We all know that exercise is good for us. It does wonderful things for our bodies and reduces the risk of numerous different health complications. To achieve this, the Canadian Physical Activity Guidelines suggest participating in more than 150 minutes per week of moderate to vigorous-intensity aerobic physical activity.1
Here are six steps to help you start an exercise program and stick with it.
- Start Small – Try to integrate physical activity as a regular part of your day and your body will be far more tolerant to new movement. Warning! If you haven’t exercised in a while — months or even years — jumping into a boot-camp class to do an excessive amount of squats within a short time frame has an extremely high potential for injury and thus drop out. Instead, consider starting with a few 30- to 45-minute walks a week.
- Find Something Fun – Most gyms, training groups, yoga studios, running/walking groups and sports leagues have a discounted rate for the first few sessions. Start with one and try several activities that you think you might like. Once you’ve found a few that you enjoy, alternate them throughout the week to keep yourself motivated. Cross training — when you combine a variety of different workouts into your weekly routine — will not only will keep you from getting bored but is also good to prevent too much strain on specific muscles, ligaments and tendons.2,3 You’re more likely to achieve the recommended amount of activity if you enjoy what you’re doing. If you hate running, don’t aim for a half marathon.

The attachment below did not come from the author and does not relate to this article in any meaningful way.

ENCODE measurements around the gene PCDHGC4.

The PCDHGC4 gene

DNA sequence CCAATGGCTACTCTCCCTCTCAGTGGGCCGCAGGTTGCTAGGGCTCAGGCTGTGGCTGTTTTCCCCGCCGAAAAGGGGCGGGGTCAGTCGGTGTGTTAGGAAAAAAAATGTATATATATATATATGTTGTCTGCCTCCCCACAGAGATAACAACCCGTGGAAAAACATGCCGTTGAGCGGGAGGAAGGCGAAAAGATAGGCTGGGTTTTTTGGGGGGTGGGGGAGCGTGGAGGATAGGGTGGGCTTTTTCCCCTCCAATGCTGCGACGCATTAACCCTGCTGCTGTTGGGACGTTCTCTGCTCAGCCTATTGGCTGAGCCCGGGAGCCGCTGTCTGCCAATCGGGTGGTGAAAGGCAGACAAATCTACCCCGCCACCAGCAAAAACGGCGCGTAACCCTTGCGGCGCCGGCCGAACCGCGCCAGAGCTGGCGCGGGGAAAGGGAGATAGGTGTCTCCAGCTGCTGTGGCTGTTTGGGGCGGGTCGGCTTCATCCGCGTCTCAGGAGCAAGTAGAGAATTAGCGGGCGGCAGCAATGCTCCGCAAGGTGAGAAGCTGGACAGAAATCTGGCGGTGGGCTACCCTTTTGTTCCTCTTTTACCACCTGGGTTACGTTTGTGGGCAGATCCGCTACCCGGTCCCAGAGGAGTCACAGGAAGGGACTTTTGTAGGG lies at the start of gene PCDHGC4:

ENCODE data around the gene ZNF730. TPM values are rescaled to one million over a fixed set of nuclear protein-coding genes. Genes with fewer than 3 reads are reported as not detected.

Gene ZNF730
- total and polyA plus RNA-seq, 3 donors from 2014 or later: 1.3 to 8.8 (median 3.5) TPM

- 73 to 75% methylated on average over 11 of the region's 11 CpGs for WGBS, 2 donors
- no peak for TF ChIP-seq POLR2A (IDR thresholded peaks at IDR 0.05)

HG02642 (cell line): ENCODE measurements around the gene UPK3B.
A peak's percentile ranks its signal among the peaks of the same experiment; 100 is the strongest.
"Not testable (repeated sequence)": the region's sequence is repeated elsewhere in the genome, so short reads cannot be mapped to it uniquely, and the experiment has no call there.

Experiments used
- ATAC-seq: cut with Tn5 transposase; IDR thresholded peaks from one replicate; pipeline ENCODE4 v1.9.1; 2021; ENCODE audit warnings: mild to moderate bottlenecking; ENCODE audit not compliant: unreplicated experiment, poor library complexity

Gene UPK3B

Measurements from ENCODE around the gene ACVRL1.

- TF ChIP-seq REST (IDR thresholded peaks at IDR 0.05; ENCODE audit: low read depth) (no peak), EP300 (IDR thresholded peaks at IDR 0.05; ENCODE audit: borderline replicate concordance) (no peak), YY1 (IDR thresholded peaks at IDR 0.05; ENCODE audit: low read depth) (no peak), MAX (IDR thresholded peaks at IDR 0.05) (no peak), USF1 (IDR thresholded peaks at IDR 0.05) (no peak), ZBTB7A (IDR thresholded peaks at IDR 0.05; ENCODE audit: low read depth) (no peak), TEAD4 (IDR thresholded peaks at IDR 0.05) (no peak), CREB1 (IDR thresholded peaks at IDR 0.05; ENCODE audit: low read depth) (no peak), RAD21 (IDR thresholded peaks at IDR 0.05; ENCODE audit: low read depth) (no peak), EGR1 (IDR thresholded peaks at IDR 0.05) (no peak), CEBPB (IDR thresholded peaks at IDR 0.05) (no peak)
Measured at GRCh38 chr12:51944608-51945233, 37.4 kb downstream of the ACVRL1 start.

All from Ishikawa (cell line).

- Find a Source of Motivation – For the techies out there, there are countless activity tracking apps or fitness tracker watches that can help you plan your workouts and keep you focused on your goals. Or, if you like to kick it old school, grab yourself a pedometer to help you log those daily recommended 10,000 steps.4 If you need someone to give you the evil-eye to ensure you show up, find yourself a workout buddy or join in a group session or sports team. The buddy system is a great motivator and can also make being active more fun.5 Ensure you find yourself a pal with similar goals. Or, if you need extra social pressure, the November Project is a free fitness group that will keep you accountable via their “We Missed You” blog or by inquiring about your lack of attendance on various social media platforms.6 If you require more guidance, hiring a personal trainer will not only make sure you attend your sessions but has the added benefit of leading you through an exercise program. Do your research and make sure that your personal trainer has formal training and isn’t just someone with a large social media following who likes fitness coaching.